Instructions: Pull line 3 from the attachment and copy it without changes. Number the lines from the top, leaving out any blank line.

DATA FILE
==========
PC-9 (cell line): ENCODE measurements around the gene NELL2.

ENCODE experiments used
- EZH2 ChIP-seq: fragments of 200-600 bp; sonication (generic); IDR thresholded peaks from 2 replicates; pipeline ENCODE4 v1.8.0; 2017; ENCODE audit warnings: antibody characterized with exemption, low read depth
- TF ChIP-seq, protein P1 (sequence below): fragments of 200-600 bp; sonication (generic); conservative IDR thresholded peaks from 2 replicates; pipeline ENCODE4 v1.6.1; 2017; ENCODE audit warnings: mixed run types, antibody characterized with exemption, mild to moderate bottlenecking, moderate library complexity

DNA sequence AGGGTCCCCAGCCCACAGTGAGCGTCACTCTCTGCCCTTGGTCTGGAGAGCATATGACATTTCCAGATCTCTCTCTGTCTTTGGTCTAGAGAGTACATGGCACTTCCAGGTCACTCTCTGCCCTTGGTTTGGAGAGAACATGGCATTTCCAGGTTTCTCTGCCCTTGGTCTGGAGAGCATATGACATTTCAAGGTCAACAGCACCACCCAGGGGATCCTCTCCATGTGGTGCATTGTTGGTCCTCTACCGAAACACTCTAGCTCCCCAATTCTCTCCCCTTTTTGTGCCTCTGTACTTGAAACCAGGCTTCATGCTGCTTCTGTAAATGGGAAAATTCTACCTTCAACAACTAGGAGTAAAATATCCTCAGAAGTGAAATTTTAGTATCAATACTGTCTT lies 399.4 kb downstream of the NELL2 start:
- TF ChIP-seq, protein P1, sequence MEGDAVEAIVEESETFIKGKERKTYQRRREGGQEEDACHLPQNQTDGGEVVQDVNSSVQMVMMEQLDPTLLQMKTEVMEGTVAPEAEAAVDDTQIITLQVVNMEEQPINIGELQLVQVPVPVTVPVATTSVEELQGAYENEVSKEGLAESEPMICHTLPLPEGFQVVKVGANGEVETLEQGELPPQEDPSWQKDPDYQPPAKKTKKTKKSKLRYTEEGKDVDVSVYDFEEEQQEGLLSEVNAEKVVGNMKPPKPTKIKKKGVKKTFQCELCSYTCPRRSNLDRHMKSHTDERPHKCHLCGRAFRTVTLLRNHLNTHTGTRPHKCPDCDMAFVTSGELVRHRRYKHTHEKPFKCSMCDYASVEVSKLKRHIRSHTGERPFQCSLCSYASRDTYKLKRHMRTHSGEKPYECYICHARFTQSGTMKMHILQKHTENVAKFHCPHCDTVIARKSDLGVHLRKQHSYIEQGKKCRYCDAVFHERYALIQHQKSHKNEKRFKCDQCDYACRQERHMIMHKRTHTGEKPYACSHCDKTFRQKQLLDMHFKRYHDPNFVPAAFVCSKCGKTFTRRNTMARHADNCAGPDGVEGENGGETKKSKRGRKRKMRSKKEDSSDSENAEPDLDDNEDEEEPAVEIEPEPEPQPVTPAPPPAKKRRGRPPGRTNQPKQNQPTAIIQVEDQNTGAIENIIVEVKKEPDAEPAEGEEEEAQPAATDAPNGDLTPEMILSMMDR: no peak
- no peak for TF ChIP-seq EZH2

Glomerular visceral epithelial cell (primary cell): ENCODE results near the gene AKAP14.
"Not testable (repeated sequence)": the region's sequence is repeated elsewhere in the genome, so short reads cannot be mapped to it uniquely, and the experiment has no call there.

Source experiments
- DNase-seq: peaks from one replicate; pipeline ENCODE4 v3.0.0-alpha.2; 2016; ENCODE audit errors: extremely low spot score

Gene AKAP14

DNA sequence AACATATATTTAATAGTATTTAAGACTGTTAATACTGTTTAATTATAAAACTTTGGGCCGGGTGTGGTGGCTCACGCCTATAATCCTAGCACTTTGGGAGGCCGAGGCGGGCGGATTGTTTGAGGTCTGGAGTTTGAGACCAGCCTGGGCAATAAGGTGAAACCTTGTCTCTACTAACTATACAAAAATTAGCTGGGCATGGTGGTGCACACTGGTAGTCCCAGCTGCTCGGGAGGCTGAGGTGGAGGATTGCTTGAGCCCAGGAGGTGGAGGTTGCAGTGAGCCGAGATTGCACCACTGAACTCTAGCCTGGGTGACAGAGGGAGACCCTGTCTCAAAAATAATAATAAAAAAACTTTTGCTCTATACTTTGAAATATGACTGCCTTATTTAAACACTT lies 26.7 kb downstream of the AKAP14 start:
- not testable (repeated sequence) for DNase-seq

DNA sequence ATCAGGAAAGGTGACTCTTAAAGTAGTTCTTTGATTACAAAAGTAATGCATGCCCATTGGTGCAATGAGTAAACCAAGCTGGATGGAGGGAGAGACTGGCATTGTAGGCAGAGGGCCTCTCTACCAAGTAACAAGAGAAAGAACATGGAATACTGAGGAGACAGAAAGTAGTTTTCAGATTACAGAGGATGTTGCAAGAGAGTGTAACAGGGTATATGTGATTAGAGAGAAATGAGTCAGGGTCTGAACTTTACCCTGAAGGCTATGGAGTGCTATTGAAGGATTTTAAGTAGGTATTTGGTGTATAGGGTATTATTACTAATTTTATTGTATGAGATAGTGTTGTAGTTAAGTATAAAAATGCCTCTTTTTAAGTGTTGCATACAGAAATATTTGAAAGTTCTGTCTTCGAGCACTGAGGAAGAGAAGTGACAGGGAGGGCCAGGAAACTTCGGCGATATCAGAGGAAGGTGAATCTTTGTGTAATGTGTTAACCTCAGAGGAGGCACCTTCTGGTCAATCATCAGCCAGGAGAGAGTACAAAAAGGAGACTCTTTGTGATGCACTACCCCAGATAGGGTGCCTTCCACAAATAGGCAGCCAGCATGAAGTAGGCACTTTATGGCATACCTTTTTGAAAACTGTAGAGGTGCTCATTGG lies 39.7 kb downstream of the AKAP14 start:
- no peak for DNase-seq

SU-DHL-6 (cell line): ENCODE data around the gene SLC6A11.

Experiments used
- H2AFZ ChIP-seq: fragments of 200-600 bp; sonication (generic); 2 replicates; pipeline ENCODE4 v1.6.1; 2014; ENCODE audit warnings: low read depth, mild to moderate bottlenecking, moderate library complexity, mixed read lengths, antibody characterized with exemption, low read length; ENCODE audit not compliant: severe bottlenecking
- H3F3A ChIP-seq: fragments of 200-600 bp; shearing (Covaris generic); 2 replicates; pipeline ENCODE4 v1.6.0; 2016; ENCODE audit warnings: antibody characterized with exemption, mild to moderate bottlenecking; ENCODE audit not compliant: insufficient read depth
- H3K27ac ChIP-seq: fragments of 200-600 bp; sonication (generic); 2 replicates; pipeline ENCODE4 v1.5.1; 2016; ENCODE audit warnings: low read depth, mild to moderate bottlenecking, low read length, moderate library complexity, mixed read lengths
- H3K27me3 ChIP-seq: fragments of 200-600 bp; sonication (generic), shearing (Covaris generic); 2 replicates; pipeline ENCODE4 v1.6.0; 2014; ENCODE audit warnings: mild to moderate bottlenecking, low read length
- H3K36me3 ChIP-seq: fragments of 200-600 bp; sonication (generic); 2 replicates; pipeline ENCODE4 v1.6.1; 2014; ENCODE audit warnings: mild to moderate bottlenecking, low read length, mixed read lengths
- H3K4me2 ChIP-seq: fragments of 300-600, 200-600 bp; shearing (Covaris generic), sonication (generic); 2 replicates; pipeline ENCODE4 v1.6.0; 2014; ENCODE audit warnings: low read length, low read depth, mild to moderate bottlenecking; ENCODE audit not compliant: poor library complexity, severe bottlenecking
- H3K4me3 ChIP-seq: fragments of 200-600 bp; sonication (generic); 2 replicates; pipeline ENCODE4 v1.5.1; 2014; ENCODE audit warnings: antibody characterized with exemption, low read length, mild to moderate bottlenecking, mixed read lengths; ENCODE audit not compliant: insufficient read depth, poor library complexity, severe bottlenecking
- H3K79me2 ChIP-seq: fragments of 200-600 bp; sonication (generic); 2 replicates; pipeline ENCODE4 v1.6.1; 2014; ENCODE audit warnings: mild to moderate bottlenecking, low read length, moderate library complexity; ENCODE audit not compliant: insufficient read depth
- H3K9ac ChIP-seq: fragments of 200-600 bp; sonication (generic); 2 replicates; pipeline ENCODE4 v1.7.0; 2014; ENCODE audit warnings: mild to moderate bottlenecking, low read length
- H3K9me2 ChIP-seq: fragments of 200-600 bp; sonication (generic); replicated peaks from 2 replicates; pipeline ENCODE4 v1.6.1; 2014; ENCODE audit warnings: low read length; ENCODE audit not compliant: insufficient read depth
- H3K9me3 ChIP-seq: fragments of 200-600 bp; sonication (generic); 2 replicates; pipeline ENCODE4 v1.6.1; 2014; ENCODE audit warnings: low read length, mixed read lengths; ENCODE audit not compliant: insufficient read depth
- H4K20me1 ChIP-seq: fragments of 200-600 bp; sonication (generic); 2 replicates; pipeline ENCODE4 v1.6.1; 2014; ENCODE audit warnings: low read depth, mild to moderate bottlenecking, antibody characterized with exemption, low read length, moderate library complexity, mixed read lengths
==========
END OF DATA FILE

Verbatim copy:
- EZH2 ChIP-seq: fragments of 200-600 bp; sonication (generic); IDR thresholded peaks from 2 replicates; pipeline ENCODE4 v1.8.0; 2017; ENCODE audit warnings: antibody characterized with exemption, low read depth